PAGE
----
Soufflé out of mud – an xAPI challenge

Muddy hands holding xAPI

The advent of the COVID19 changing the landscape of digital learning is presenting challenges for all of us, especially in the digital learning world. I was no exception and wanted to share with you a recent experience where I was able to use xAPI to provide a solution to a problem that threw some unique challenges at me.

Like a lot of organisations, learning is delivered in many forms and the learning culture is generally very embedded. So, when it comes to change, or in this case a major disruption like COVID19, understandably things can get thrown into a little bit of chaos.

The challenge that was presented to me was to capture what a student was answering in an online assessment, as well as the result. The assessment was part of a face-to-face course that had always been delivered in this manner. The outline was:

  • Take the face-to-face assessment, develop and deliver the assessment with scenarios online
  • All answers by the students must be captured, if right or wrong
  • All results must be captured
  • The course must be delivered via the Corporate LMS
  • The learner can have 2 attempts based on their score (ie < 90% redo all questions >90% and <100% redo only the questions they got wrong)
  • An assessor must be able to view the learner’s results easily
  • An assessor must be able export the results in Excel to be able to have a competency conversation in the event the learner does not pass

 Now, this may not sound like much of a challenge, but here is what I was up against:

  • LMS only supports SCORM
  • LMS is very dated
  • LMS is unable to apply a second attempt based on score

There are quite number of challenges that need to be overcome here. Notwithstanding the LMS is very dated, it only supports SCORM. As we know, SCORM is very limited on what it can report. It will tell us who did the course, when they did the course and did the learner pass or fail. The LMS also doesn’t allow multiple attempts based on the learners score. These are quite restrictive.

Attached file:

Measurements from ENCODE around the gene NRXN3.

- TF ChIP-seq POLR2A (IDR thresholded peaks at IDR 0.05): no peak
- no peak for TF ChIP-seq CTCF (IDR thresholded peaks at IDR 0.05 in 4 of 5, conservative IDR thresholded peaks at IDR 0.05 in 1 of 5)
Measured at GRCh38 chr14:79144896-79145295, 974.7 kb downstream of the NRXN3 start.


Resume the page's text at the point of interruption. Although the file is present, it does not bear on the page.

I needed to think well outside the box given the restrictions I had to work with. I coined the project making a Soufflé out of Mud.

The first part of the redesign was to look at developing the assessment course in Articulate Storyline 360. This is the standard for the organisation and it gives an elearning developer a little bit more control using JavaScript. This was critical as to how I was able to solve the other issues. Another product that is used in the organisation is a Rapid eLearning Development tool and did not provide near enough access to be able to achieve the desired results. This I might add is a distinctive difference between a full eLearning development tool and a rapid elearning development tool. One is for quick solutions (read PowerPoint on steroids) while the other is for more serious solutions. Like comparing Auto CAD and MS Paint.

I digress. Back to the problem in hand.

To solve the issues of capturing what the learner responded to was to use xAPI. I had started to introduce xAPI on another project, and it was only just starting get noticed. Understanding that SCORM does not inherently use xAPI, I used a JavaScript library that allowed me to manually add a trigger to events in the Storyline file to send xAPI statements to a Learning Record Store (LRS). Whilst this was more work and potentially made the Storyline file a little more complex, it allowed me to control and capture the data that we needed for the brief. The library that I used was based on the Article I wrote on Capturing xAPI from a SCORM file.